Monday, May 9, 2011


I began this blog with a statement from my experiences and education out on the Arizona mesa and Grand Canyon, related to my graduate studies at San Luis Obispo. The concepts we studied as a university class and as workshoppers at Arcosanti were about how people are influenced by their experiences in form and community. The intellectual structure of Paolo Soleri's work evolved from a design generation based upon the work of the philosopher/priest Teilhard de Chardin, which expresses the idea that human culture can create spiritual evolution to an "Omega Point" if given the right form of habitation that is directed towards a high level of human interaction and socialization. This was dubbed the Noosphere as it is laid out in the thesis for this kind of form generation.

The form of these habitats are designed and driven by passive energy principles, and the source of food is locally-grown with water and waste recycling as absolute prerequisites. It's a web-of-life prototype, where all things are interconnected, just as in nature. Miniaturization and integrative life cycle/energy strategies are the direction of the future, following the trajectory of Moore's law, and are part of Soleri's philosophy of using form and streamlining to reduce the impact of humanity on the landscape. That means more and more powerful, effective tools that consume less and less space and relieve the tedium of repetitive labor and work. This reduces the time demand for the drudgery of tasks, and allows this energy to be harnessed in the support of creative and expressive work that connects culture and human interaction. Which is the story of human cultural evolution as societies made the work of survival more and more efficient over thousands of years, and traded ideas and information, cross-fertilizing the creativity that energizes the arts, humanities, science, law and government.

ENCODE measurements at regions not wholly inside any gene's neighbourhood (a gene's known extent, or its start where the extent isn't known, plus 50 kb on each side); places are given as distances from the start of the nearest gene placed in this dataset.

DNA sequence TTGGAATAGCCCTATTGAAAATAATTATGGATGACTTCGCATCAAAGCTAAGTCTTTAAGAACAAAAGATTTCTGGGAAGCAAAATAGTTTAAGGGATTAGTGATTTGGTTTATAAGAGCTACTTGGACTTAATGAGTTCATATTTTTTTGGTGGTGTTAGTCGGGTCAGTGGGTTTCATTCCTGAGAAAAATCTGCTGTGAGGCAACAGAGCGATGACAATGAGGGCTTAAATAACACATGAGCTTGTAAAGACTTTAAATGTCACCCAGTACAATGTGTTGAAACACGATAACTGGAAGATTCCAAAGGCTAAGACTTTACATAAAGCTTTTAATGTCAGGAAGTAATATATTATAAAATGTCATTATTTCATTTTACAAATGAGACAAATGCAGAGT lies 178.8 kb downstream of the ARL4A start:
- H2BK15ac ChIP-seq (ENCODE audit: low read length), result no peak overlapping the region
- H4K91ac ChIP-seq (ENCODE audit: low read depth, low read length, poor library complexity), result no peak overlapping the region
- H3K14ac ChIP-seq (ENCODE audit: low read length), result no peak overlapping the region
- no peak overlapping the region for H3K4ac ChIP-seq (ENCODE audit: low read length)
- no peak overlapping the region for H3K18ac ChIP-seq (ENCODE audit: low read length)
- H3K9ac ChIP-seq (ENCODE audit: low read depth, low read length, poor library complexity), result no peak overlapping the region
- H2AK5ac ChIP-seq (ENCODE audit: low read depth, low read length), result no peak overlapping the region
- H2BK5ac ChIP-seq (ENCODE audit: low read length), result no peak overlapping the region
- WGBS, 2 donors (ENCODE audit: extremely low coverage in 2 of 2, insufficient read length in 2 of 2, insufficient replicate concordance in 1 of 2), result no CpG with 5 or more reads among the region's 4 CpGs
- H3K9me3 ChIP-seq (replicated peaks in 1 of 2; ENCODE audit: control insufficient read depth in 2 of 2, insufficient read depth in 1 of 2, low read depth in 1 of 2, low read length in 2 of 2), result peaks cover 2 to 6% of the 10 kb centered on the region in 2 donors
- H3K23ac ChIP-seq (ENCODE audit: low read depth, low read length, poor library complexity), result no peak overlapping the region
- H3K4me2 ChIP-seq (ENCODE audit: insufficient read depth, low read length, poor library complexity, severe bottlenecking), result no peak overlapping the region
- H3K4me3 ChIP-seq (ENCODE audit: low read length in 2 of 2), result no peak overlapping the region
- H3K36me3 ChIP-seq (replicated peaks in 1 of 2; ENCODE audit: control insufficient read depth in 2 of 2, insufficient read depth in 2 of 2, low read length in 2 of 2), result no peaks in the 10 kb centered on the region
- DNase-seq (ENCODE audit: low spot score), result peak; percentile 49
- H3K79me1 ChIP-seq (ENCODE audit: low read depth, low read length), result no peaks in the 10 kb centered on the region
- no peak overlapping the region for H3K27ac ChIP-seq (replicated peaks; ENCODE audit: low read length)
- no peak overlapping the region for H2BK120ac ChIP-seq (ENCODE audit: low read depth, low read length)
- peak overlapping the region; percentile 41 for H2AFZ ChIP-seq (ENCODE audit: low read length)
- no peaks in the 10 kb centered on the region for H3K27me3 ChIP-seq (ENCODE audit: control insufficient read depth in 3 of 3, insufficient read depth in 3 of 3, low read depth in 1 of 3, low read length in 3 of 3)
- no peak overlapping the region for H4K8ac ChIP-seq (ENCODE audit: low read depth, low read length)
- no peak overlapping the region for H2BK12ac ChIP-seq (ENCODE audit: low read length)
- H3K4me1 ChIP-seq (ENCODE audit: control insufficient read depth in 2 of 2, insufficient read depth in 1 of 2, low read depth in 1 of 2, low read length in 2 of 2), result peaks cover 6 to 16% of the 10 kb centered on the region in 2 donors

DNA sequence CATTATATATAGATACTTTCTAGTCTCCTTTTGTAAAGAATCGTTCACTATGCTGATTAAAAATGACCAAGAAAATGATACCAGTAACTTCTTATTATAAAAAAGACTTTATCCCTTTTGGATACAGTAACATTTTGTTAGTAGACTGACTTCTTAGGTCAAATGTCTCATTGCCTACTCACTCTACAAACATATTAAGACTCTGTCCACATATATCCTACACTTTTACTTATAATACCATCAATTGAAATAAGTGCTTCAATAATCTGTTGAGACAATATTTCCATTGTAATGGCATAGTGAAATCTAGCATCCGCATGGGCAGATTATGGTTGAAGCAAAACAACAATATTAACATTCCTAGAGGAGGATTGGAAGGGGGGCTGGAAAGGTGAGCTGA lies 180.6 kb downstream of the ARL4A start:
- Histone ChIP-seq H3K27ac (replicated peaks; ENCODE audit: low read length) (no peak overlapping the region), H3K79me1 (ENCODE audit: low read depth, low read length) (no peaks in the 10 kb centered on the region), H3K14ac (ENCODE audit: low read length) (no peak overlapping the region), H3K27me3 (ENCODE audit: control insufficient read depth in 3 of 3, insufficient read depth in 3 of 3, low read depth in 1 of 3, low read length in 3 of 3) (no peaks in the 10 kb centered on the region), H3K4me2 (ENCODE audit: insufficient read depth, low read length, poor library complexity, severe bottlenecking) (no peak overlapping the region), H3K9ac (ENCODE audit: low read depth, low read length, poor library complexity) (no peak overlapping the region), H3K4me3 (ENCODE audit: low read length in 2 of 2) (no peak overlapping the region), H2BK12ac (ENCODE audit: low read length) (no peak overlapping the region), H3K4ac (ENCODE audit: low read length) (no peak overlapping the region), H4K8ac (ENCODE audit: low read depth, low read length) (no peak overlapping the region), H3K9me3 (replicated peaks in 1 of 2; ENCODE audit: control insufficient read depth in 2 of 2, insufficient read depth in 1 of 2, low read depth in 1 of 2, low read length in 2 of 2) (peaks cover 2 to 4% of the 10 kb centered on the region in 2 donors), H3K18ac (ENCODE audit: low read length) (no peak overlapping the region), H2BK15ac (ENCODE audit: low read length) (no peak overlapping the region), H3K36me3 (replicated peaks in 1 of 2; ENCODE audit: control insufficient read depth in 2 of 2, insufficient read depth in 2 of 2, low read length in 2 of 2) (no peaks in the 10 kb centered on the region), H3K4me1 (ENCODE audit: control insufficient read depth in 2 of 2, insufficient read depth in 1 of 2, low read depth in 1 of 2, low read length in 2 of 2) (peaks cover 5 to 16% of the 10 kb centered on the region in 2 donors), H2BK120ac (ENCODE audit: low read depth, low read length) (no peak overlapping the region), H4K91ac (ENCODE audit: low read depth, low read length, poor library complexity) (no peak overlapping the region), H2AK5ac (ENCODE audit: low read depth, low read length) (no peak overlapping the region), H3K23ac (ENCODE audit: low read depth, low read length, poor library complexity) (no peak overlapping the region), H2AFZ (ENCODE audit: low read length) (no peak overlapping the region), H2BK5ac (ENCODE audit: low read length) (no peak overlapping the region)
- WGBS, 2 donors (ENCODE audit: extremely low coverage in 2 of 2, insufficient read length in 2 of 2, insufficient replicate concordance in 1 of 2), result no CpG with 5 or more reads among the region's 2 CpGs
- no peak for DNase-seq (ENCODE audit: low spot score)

Not only does the form of the arcologies become self-sustaining, but the reduced footprint provides the open spaces for natural regeneration of ecosystems. This theme of building community with efficiencies of scale and conservation of energy and resources is one that has been a strong thread in the architectural community since I first began working and studying architecture, design and urban planning. It was expressed in school as "Long Life, Low Energy, Loose Fit", which is an approach that generates forms that accommodate human needs in a way that does not demand extremes of technology and energy to adapt to its local site, and also provides the flexibility that allows it to shelter many different patterns of living. This responds to what we now call "social media" as the glue that holds a society together and moves it to higher levels of interaction and cooperation. Kind of a "tribal high-rise" as it were.

The future of the global environment, the synergy (greater than the sum of its parts) of the natural world and human societies, lies in the balance of these things.